Today, few acts are more common—and more commonly mocked—than taking a picture of oneself. We’ve all done it (some of us regularly), and we’ve all rolled our eyes at others for doing the same. Is this bald hypocrisy? A new app examines this question by taking the selfie on a telling detour through art history.
This month, Washington, D.C.’s Phillips Collection opened an exhibition titled Masterworks From Switzerland, a formidable array of paintings by Gauguin, Picasso, van Gogh, and many others. Accompanying this exhibition is an app called Portrait Play that encourages you to take a photograph of yourself when you first boot it up after arriving at the museum. As you wander through the exhibit (be warned that the app’s an aggressive battery hog—you’ll want to turn off its location services as soon as you leave), it interacts with proximity sensors placed near some of the paintings, applying filters to your image that correspond to the style of the works you’re examining. You’re left with images of your original selfie that look a little like they were painted by Chagall, Hodler, Jawlensky, and Manet.
It’s a clever and fun way to get museumgoers to interact with artworks, but in and of itself it’s not especially remarkable. If Portrait Play is striking, it’s because it authorizes you to take a selfie in a circumstance in which doing so might otherwise be frowned upon. In the process, it temporarily elevates the fruits of that much-mocked act by bringing them into the orbit of European Modernism and the traditions of self-representation that lead into it.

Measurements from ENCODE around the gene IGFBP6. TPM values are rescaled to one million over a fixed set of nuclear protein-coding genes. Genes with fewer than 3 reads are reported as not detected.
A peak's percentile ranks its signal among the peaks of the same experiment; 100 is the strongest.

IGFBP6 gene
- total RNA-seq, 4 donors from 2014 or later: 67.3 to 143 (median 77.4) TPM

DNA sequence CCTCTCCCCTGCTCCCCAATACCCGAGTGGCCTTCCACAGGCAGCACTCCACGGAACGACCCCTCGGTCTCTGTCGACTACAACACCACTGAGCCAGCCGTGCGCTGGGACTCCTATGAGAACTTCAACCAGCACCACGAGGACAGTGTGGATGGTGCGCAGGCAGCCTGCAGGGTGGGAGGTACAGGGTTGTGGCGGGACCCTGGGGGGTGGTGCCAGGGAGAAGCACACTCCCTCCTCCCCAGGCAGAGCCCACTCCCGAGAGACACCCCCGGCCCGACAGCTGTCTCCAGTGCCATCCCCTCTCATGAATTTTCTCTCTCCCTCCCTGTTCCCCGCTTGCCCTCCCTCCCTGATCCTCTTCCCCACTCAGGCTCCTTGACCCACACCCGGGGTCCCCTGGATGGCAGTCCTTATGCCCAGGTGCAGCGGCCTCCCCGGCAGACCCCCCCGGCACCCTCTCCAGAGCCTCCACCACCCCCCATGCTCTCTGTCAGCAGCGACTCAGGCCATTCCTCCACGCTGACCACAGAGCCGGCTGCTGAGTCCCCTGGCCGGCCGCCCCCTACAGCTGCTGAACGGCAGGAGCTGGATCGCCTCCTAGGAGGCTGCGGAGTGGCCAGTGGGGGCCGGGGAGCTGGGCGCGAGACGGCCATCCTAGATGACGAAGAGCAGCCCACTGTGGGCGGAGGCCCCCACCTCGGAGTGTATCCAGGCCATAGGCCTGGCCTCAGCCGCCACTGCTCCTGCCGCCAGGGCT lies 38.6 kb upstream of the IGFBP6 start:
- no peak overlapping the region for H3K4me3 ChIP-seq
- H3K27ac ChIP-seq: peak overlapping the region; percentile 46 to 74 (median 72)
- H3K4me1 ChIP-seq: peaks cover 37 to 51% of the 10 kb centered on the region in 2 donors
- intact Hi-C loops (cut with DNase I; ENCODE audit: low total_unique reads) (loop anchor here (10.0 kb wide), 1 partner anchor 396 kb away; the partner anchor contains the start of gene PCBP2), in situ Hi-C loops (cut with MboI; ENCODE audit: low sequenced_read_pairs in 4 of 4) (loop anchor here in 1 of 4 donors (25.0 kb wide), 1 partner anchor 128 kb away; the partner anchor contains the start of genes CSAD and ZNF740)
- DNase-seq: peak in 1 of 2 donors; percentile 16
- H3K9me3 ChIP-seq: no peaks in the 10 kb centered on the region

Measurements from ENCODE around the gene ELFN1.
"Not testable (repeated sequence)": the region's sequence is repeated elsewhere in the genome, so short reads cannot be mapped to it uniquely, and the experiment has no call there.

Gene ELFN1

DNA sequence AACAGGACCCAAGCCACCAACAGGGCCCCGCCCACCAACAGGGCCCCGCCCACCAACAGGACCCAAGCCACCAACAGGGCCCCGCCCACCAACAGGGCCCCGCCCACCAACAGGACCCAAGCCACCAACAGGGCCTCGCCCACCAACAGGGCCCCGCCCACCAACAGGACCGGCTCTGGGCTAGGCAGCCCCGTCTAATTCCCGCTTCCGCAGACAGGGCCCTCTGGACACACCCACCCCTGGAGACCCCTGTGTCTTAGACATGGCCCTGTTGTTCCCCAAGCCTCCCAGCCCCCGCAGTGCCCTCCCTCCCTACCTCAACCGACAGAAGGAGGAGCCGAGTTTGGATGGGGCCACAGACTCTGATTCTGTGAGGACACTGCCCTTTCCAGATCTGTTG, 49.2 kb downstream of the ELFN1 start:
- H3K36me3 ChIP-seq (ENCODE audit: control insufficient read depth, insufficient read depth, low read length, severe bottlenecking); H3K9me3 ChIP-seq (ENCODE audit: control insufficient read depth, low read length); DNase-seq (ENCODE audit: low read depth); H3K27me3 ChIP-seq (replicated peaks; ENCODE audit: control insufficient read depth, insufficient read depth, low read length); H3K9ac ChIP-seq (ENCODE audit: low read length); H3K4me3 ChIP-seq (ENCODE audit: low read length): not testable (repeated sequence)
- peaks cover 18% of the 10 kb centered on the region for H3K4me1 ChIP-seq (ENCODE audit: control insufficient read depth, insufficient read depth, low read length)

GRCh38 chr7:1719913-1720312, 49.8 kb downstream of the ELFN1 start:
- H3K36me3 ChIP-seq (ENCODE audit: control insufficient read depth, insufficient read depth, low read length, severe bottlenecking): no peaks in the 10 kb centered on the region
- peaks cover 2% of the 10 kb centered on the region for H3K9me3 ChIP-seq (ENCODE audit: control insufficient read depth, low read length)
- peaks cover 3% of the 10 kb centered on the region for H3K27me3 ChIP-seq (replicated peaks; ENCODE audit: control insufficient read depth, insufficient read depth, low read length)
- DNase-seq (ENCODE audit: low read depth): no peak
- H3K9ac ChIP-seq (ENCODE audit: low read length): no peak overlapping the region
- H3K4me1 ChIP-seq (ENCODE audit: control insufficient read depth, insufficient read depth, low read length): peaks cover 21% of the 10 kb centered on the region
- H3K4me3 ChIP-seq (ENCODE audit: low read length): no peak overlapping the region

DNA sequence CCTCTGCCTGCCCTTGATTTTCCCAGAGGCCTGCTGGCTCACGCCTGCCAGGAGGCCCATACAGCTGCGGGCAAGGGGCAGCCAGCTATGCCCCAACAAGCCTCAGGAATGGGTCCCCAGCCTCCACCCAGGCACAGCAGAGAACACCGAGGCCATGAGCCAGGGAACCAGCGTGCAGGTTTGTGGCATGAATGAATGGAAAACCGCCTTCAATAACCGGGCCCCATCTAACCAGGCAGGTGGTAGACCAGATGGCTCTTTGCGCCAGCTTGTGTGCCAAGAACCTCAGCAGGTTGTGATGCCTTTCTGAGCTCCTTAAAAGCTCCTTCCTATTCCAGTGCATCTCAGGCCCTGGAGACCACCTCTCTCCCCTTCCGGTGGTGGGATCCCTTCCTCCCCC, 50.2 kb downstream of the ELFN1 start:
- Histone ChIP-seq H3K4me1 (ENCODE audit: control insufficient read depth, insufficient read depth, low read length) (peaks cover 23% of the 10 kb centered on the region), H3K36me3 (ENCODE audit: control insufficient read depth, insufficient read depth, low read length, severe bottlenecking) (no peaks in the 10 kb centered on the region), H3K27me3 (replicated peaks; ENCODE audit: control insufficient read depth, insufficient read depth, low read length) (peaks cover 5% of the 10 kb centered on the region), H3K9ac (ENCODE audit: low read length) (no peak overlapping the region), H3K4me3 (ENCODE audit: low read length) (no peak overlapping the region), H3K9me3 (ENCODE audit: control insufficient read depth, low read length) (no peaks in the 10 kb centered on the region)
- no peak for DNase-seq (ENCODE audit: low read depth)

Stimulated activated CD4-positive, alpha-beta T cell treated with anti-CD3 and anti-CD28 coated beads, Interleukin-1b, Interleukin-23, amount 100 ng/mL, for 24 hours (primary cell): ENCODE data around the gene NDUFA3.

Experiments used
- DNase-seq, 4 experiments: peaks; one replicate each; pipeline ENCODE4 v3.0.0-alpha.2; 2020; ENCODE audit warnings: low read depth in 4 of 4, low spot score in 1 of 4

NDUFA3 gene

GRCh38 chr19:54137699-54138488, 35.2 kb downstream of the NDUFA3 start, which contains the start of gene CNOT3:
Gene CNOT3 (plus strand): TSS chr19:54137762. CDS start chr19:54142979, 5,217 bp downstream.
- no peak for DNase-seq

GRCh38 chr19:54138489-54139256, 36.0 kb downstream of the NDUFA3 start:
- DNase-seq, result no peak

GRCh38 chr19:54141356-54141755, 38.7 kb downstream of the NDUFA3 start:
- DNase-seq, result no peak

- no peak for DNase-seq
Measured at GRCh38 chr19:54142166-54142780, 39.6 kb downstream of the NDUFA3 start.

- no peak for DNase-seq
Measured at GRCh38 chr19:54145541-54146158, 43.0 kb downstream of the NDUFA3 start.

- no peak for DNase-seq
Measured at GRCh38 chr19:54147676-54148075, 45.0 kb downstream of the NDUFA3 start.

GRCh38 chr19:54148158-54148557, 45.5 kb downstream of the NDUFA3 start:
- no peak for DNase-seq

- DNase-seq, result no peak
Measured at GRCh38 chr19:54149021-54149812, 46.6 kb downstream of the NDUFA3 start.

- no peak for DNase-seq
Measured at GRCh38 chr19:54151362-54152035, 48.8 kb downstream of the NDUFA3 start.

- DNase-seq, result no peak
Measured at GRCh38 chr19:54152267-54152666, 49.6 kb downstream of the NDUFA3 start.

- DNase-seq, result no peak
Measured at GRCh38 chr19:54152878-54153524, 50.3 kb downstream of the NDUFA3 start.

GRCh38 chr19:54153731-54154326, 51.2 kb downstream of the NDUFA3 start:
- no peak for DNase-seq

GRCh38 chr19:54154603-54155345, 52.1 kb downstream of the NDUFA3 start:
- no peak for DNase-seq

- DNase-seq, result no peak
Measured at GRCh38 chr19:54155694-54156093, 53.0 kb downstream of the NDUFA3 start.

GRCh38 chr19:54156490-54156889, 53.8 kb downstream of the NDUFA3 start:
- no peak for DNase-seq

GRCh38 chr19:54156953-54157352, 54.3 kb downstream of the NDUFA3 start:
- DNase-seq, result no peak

In his forthcoming book of essays on artists, critic John Berger locates the origin of modern self-portraiture in the prideful paintings of German Renaissance artist Albrecht Dürer. “Why does a man paint himself?” Berger asks, his gendered pronoun surely no accident. “It is to produce evidence, which will probably outlive him, that he once existed.” Is this why we take selfies today? Do they promise a kind of immortality in ephemeral times? If so, what distinguishes Dürer’s fascination with his own image from ours?
The conservative answer is, of course, that Dürer is simply a better artist than you or I. And he is! But his self-obsession also comes with a substantial dose of institutional authority, an authority that begins—as Berger’s carefully chosen vocabulary suggests—with his gender. Much the same is surely true for Marc Chagall, whose duck-faced mugging in his own paintings isn’t so different from the facial contortions that recently led two baseball announcers to mock a group of Arizona State University sorority girls students during a game. (ASU, incidentally, is a partner with Slate and New America in Future Tense.)
As Slate’s Amanda Hess suggested when she wrote up that incident, men have long sought to control women by regulating their access to their own images. This is what’s at stake for artists such as Cindy Sherman, who placed herself in scenes from the European painterly tradition in her History Portraits. By giving all visitors to the Phillips Collection permission to join in, Portrait Play provides an important reminder that centuries of regulation and restraint are still with us, if only implicitly. Sure, sometimes we’re contemptuous of people taking selfies because they clog up the sidewalks and make a mess of our favorite vistas. But that irritation may also be entangled with longstanding cultural restraints, restraints that ensure women are more often the subjects of portraits than they are their painters.